With Digithurst gone there was no way to use anything learned at Virtual Futures 95 to extend my own research. In fact after the conference my involvement in technical aspects of all things cyberspace came to an end. An interview I gave to a journalist from Wired might have opened doors, but the UK edition of the magazine closed, and the article was never published.


The say a man is not complete until their father dies. But this assumes the identities of the two have not, over the years, become so enmeshed they are almost impossible to untangle. br>

The weather during that weekend at Warwick University had been hot and humid with clouds clamped down on the campus like the lid of a pressure cooker. The storm finally broke during my journey home; lorries sucked spray off waterlogged roads and lighting strikes illuminated the surrounding countryside. In the summer of 2012 I am, once again, travelling through a storm, although this time by train. Wind hammered the rain against the windows and rocked the carriage and for a while it seemed the whole train was suspended in the clouds. At the Belgium/German border the storm moved north and by the time I arrived in Berlin the rain clouds were emptying themselves into an already flooded river Elbe.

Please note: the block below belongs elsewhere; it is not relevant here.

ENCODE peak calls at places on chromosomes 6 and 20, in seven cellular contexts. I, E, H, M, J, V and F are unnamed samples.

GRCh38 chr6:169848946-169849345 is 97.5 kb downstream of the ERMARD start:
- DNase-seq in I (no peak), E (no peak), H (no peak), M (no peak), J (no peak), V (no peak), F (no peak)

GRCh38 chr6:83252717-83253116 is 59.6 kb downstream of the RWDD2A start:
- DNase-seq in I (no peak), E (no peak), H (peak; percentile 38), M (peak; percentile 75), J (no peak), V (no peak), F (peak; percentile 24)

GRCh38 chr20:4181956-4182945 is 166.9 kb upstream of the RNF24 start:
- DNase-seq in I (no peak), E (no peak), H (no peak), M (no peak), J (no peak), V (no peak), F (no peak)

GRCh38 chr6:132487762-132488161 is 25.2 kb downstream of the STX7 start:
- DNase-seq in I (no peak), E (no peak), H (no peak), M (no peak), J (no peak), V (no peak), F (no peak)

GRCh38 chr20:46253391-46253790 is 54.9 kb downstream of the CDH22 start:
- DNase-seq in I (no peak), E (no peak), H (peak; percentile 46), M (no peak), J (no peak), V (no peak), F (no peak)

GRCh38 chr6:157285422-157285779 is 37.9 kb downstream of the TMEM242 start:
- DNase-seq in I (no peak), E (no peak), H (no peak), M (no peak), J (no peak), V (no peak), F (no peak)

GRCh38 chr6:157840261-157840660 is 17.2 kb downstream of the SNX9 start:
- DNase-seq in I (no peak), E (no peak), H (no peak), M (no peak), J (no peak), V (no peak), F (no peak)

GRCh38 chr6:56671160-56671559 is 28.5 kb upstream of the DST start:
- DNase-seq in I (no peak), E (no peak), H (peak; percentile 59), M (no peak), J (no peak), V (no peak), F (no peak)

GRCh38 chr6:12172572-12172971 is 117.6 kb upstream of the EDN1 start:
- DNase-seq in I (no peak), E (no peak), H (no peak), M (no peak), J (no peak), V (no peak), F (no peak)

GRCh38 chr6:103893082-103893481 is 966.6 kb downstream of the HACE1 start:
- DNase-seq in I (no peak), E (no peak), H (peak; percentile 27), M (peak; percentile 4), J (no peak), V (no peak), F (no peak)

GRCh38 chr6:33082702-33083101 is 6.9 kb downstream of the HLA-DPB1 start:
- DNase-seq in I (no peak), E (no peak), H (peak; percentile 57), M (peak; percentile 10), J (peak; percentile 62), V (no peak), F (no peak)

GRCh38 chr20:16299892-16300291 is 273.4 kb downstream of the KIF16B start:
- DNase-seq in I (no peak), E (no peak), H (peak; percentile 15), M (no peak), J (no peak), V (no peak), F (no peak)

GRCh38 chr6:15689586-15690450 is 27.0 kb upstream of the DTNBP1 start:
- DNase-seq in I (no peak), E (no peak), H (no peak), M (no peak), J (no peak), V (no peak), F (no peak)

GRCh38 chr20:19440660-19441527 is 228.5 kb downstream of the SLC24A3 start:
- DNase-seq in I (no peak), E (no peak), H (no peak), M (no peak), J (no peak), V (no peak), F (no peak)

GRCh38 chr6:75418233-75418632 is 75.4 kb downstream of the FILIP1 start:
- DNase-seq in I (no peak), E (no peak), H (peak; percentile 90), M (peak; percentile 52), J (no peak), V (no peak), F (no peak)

After Digithurst closed I started a publishing company which produced reports on renewable energy and the use wireless technology in healthcare. I had also written two novels one of which I felt unable to publish. Since 2009 I had been trying to come to terms with the death of my father. The unpublished novel was part of this process; unsuccessful as it turned out, so I was back in the virtual world, playing mind games again.

Grief counsellors, or at least the one who I was referred to, suggest a final meeting with the deceased brings closure. Each party decides what parts of their relationship they are keeping and which parts they are prepared to let go. It had been a mistake to divi up our lives at the same table where my father I and battled with my maths homework. Halfway through the negotiations he sighed and threw down the pencil ‘you’re on your own with this’ he said, then scooped everything off the table and was gone. Left staring at an empty table I notice she was still there; the slight built woman with a fox fur draped around her neck. I had honestly thought the ghost belonged to my father not me. Obviously, she was the ‘this’ he was referring to.

Feeling tricked my first reaction was to blame my father for a problem that was both mine and existed only in my head. While he was alive too much what should have separated us overlapped. Too little of myself developed independent of him. The rock had hit the bottom of the hole and the rope attaching it to my ankle was fifty-six years too short. I was beginning to suspect I was suffering from Cotard's syndrome, convinced it was me, rather than my father, who was dead. As existential problems go believing you no longer exist is particularly challenging.

The first rule of mind games is there are no rules. The loser is not compelled to accept the result but can keep playing until they win. I had chosen to meet to meet my father in place where I was vulnerable; the next time I would choose a location where he was disadvantaged.